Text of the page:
One well-known song and verse maker from Cape Breton Island in the 1920s is Donald “Dawn” Fraser. Born on July 1, 1888 in Oxford, Nova Scotia, he moved with his family to Glace Bay in 1901 when the Cape Breton industrial communities were booming with coal and steel development.
His name was Eddie Crimmins
And he came from Port aux Basques,
Besides a chance to live and work
He had nothing much to ask;
No, not a dream he ever had
That he might work and save—
Was quite content to live and die
And be a working slave.
And yet, he starved, he starved, I tell you,
Back in nineteen twenty-four,
And before he died he suffered
As many have before.
When the mines closed down that winter
He had nothing left to eat,
And he starved, he starved, I tell you,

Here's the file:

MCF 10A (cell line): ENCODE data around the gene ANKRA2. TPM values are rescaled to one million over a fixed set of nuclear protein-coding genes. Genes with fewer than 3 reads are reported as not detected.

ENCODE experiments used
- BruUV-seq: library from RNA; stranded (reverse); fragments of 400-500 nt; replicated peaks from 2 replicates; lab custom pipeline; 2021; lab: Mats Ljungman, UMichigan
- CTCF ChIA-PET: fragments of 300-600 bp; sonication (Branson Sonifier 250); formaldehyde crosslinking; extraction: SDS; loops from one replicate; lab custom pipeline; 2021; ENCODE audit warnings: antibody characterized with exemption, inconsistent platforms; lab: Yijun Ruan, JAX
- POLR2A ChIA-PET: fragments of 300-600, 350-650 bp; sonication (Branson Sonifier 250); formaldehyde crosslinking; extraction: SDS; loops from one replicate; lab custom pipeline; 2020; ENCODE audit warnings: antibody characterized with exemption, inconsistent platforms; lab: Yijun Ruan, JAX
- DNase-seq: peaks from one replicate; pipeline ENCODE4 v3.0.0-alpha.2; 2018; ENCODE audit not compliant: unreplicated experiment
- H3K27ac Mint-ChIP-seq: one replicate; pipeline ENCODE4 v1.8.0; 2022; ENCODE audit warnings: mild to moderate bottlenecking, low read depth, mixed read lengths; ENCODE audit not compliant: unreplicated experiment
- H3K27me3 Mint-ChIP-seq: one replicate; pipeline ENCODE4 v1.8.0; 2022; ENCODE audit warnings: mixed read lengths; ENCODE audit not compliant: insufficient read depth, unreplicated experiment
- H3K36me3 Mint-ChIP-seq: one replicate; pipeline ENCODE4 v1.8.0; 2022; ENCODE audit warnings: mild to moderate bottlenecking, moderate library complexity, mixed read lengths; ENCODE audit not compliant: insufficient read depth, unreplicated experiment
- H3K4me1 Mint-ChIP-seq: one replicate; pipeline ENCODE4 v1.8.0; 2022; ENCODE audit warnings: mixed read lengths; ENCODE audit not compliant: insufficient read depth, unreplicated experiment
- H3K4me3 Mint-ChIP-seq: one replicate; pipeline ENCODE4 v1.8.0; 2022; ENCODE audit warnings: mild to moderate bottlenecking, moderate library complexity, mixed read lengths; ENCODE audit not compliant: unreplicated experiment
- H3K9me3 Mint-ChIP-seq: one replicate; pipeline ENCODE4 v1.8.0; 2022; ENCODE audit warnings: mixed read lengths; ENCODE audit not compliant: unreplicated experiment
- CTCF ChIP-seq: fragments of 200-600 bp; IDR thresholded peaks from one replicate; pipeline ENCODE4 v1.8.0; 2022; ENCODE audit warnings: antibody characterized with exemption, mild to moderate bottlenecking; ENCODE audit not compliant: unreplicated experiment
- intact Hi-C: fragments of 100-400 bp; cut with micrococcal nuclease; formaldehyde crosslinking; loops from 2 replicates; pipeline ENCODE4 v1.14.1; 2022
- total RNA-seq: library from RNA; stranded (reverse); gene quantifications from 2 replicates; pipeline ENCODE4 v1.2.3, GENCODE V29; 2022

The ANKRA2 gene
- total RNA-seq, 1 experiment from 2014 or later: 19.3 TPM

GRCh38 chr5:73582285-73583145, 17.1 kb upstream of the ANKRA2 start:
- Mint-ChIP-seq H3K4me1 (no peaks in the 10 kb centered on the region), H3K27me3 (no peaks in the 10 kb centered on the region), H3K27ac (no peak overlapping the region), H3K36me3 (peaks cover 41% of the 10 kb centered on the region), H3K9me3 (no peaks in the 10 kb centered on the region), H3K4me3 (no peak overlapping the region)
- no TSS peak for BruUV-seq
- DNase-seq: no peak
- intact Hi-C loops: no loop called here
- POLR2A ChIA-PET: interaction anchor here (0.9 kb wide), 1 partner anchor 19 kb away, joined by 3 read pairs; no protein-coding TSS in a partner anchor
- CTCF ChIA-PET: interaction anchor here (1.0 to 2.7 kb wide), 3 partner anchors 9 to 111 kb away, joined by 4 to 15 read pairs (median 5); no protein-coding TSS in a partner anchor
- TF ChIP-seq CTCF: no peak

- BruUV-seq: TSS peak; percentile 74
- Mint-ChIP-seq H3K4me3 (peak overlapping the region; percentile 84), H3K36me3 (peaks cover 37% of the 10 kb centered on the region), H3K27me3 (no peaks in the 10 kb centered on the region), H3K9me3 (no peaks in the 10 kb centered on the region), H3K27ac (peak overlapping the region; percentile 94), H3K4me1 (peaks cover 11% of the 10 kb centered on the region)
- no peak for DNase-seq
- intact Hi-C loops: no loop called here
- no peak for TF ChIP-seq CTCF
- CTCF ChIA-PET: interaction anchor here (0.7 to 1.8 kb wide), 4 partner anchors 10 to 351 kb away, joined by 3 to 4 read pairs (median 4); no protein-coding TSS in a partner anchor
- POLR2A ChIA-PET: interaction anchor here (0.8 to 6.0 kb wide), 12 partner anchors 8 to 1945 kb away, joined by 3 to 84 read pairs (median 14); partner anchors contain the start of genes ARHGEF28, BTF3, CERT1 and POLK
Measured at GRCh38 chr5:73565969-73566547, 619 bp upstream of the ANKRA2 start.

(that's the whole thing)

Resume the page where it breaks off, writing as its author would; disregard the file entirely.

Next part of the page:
On your dirty, damned street.
The papers told of how the prince
Had caught a little cold,
And how the princess’ youngest kid
Was nearly four years old;
Such news is featured foremost
In every yellow sheet,
But they don’t tell when workers die
Standing on their feet;
Standing on their feet because
Nowhere to lay their head.
No, such news ain’t featured much—
I bet you never read
How for days young Crimmins
Wandered round the street,
And how a half-froze apple
Was the last he had to eat.
Too poor to buy, too proud to beg,
He sunk down like a log,
You never threw the lad the crust
You’d throw a lonely dog.
Oh Capital! oh Capital!
You’ve an awful debt to pay—
Oh Capital, I hope it’s true
There is a judgment day;
And when the great judge calls you up,
May I be there to see,
And if he wants a witness
I hope he calls on me.
If I have wings, I’ll gladly fly,
If not, I’ll use my feet,
And then I’ll tell how Crimmins died
Upon your damned street.
Cape Breton musician, Shane O’Handley, is known for his solid bass playing with the Tom Fun Orchestra, Carmen Townsend, Ladyslippers and other Island groups, but also plays a mean guitar and writes his own tunes as is demonstrated here in ” He Starved, He Starved I Tell You.”